Killers, Slaves and Butlers: Isaiah Washington on African Americans and the Academy

Isaiah Washington in "Blue Caprice"
Isaiah Washington in "Blue Caprice"

Isaiah Washington has had his ups and downs in Hollywood. Still, the disgraced "Grey’s Anatomy" TV star, 50, has come out swinging with an Oscar-worthy performance as a serial killer in the critically-acclaimed “Blue Caprice,” which landed him a Best Actor nomination yesterday from the 2013 Gotham Independent Film Awards.

He shared a contrarian perspective on whether the many African American roles potentially contending for the Academy Award this year – in "12 Years a Slave" and "The Butler," for example -- represent a step forward for Hollywood.

"Killers and slaves, butlers and maids: it sounds like it’s going to be a great Oscar night for people," Washington told Yahoo Movies while discussing his intense portrait of a character based on John Allen Muhammad, the senior partner in the Beltway sniper attacks of 2002. The "Los Angeles Times" praised the film as "a superb, slow-boil thriller." Critic Gary Goldstein went on to compliment the performances: "The film -- with some creative license -- tracks the relationship between the angry, manipulative John (a masterful Isaiah Washington) and the quiet, susceptible Lee (an equally fine Tequan Richmond) and the irrevocable steps that led to their notorious murders."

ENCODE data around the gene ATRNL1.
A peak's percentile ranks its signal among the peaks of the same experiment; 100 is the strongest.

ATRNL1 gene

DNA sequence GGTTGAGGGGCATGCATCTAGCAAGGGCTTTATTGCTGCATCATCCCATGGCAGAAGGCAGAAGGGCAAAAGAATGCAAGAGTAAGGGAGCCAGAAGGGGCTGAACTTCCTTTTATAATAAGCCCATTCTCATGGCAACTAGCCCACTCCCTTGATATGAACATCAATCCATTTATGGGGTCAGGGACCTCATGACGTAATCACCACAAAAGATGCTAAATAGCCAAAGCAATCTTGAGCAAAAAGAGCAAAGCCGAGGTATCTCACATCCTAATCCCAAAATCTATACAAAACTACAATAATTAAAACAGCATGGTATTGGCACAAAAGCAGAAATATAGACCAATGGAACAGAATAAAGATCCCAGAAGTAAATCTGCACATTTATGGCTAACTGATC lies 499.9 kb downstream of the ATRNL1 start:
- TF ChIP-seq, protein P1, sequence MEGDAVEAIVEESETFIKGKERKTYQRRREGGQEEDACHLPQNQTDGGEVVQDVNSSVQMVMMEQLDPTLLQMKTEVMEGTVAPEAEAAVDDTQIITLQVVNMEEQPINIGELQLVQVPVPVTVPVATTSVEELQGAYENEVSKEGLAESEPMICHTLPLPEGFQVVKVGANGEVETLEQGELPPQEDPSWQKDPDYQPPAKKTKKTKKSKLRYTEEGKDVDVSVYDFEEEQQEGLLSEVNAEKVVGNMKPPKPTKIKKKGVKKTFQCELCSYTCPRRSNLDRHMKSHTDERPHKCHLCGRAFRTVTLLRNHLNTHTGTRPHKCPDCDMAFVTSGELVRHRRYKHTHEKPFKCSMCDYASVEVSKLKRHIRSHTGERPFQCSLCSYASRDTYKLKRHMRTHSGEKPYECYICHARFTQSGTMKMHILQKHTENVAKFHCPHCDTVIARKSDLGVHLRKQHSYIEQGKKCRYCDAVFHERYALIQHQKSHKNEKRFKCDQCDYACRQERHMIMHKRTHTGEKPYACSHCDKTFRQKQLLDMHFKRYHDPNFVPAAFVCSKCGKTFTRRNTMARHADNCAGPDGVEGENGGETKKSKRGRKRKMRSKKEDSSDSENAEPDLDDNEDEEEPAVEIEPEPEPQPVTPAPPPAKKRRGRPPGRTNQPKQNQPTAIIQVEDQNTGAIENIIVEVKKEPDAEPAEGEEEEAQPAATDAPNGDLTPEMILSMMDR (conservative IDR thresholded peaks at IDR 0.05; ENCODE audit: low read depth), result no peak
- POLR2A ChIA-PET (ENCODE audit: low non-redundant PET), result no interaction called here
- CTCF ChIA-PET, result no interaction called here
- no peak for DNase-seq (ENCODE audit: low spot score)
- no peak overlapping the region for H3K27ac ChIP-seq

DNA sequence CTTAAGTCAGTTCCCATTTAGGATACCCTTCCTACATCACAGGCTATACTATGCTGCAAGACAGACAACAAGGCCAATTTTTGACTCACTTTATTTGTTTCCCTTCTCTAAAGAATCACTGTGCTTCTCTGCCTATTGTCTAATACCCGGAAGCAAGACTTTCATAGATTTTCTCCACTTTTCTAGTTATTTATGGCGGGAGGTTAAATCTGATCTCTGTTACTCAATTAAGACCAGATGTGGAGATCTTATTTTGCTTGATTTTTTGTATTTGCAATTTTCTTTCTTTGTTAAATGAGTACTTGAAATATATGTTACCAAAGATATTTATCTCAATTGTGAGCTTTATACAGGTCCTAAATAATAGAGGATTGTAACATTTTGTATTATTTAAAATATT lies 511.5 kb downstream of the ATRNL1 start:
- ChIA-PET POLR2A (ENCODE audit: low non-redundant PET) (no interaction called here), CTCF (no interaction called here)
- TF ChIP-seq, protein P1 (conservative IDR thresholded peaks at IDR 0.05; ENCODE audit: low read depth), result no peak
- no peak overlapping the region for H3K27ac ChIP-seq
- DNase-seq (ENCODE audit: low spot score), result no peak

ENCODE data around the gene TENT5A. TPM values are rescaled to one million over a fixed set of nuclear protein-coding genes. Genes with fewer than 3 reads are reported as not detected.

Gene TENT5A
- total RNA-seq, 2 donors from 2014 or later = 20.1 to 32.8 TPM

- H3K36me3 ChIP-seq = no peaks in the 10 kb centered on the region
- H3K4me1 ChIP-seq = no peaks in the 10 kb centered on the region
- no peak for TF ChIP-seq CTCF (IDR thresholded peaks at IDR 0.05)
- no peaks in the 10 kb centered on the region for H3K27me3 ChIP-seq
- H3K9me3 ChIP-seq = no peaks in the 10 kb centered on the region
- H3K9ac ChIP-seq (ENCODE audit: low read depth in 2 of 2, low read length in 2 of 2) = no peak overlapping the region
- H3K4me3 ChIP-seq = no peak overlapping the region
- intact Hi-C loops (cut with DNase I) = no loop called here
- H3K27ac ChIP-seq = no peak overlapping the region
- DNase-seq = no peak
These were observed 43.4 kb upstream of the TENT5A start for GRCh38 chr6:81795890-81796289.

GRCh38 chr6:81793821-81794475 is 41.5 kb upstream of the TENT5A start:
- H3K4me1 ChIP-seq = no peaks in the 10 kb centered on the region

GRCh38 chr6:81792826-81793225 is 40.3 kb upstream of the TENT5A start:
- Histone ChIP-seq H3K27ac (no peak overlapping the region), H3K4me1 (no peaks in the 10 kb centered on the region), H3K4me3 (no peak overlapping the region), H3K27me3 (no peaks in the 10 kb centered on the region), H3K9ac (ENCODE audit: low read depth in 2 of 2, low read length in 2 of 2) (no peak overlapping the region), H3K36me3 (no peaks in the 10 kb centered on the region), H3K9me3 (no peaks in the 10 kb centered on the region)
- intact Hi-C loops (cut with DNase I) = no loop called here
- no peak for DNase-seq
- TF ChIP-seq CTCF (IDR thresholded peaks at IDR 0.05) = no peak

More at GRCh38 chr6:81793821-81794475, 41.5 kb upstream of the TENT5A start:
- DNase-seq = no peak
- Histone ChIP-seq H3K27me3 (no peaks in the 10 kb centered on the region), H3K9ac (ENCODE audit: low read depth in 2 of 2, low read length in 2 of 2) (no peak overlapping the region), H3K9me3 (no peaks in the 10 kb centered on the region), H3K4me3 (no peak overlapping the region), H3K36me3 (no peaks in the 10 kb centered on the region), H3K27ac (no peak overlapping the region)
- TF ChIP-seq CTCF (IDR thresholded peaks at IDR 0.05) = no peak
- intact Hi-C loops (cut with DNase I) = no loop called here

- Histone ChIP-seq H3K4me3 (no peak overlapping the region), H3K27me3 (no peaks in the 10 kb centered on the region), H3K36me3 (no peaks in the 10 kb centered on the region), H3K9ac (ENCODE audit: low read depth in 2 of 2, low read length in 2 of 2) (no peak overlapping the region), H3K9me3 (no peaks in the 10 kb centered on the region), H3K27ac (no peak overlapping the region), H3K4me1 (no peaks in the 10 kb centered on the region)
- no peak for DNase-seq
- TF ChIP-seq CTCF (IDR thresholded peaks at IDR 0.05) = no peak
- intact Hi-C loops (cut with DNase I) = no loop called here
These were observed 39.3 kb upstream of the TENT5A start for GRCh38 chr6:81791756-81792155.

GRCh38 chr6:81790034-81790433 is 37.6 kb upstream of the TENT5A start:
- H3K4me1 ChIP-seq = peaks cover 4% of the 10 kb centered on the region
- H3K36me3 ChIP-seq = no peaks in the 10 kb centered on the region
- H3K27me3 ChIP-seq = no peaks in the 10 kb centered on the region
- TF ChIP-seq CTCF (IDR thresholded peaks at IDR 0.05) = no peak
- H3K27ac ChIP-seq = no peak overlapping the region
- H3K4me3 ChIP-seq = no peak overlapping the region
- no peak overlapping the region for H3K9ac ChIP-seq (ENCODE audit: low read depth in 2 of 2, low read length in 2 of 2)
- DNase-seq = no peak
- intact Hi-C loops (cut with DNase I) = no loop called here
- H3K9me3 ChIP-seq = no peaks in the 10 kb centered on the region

The Texas-born father of three has kept a low profile for the past six years since the scandal that resulted in "Gray’s Anatomy" dropping him from the cast. Continuing his riff on the Academy and the images of African American males it honors, Washington said: "That’s why I turned down 'Hustle and Flow.' Whoever said this role would possibly be nominated for an Oscar, like Morgan [Freeman] playing a pimp [in 'Street Smart']. Denzel [Washington] won for playing a slave crying one tear, and playing the most horrible human being that the world thought was the sexiest cop in 'Training Day.' It doesn't stray from the formula.”

[Related: Could 2013 Be a Groundbreaking Year for African American Oscar Contenders?]

Washington emphasized that these are "all fabulous performances. [But] Octavia Spencer is known around the world as the woman who put feces in the pie. It goes on and on." And it goes right back to the first African American to win an Oscar in 1939: Hattie McDaniel for playing a maid in "Gone with the Wind."

That's not to say that Washington would decline the honor of a nomination. "Why not? Why not be invited to the party? I’d love to show up knowing that in my mind I’m rooting for Tequan…. If Tequan wins Best Actor that means Hollywood truly gets the heart and the timeliness of this film, and wants the world to know the importance of the struggle to keep madmen form having firearms."

In light of the recent Washington Naval Yard shootings, the film and its message are particularly timely.

Nor does the actor dismiss movies like "12 Years a Slave" and "The Butler." Washington explained, "The narrative of slaves and butlers is interesting. I come from a family of domestics. My grandmother was a maid and a nanny. My father was a porter."

"The world has seen African Americans as slaves and maids and butlers," Washington explained while expressing his desire for Hollywood to recognize the complexity of black culture on screen. "In my opinion, I’m not sure if the world has ever seen two African American killers portrayed as human beings before the incident."

For that, you have to go see "Blue Caprice."

Watch the trailer for "Blue Caprice":